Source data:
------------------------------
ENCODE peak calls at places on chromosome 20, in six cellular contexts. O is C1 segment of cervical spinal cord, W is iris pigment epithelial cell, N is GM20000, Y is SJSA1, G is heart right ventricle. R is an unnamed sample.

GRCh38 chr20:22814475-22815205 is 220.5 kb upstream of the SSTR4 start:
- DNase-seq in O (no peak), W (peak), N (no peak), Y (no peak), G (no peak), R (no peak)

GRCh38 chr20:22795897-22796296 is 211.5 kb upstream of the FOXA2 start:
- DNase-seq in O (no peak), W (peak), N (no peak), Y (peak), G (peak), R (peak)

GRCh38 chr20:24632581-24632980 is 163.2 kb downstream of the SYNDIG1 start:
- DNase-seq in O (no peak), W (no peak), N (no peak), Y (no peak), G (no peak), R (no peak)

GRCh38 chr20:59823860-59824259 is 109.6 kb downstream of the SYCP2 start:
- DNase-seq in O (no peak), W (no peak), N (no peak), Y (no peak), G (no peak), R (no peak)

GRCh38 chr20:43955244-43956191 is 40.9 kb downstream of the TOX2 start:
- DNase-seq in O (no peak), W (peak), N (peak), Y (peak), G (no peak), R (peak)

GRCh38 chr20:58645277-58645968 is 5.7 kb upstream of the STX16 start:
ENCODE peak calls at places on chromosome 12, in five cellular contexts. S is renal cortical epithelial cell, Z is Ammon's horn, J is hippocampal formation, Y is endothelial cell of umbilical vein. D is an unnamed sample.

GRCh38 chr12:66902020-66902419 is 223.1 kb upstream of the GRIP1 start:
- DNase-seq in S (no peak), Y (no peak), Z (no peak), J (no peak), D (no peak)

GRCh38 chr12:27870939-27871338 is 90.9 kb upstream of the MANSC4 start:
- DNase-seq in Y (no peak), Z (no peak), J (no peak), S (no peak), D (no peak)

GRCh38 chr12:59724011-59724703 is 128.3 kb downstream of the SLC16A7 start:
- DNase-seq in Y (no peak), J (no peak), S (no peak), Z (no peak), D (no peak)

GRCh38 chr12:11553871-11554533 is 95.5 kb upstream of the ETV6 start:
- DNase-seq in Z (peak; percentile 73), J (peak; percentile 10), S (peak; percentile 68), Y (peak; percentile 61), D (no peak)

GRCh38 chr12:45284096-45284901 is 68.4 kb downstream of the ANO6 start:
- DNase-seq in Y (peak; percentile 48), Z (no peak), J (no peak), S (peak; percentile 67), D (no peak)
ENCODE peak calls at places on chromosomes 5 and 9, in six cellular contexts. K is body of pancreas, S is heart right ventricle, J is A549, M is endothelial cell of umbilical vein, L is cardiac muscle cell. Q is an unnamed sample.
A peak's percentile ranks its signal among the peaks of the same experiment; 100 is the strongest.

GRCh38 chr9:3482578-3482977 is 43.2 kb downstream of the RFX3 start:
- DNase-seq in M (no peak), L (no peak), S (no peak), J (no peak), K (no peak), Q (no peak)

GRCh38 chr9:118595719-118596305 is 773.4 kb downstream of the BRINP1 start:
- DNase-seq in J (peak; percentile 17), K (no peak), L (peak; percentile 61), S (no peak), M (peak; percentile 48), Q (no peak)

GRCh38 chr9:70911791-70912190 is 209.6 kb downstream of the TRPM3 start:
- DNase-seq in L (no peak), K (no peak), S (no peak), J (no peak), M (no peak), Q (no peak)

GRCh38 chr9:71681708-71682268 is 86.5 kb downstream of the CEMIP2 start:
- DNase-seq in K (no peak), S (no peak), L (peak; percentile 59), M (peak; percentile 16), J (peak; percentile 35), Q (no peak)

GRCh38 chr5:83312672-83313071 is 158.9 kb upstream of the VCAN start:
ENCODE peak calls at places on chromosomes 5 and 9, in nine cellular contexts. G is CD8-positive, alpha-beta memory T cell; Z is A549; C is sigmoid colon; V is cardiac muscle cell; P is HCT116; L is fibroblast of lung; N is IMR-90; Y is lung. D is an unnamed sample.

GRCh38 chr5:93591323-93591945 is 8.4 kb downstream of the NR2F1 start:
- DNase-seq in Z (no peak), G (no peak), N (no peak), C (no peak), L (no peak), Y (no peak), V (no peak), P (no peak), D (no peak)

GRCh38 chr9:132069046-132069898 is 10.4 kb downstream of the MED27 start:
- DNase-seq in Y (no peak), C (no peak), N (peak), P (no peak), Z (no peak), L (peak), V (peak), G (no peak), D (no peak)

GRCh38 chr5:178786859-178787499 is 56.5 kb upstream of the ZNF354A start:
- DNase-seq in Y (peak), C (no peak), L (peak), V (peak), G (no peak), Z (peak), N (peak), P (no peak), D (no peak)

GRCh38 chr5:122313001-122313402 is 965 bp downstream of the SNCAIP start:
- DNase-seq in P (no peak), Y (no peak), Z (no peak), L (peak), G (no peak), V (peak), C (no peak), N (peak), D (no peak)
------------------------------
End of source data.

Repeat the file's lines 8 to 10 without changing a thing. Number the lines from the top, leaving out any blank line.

GRCh38 chr20:59823860-59824259 is 109.6 kb downstream of the SYCP2 start:
- DNase-seq in O (no peak), W (no peak), N (no peak), Y (no peak), G (no peak), R (no peak)

GRCh38 chr20:43955244-43956191 is 40.9 kb downstream of the TOX2 start: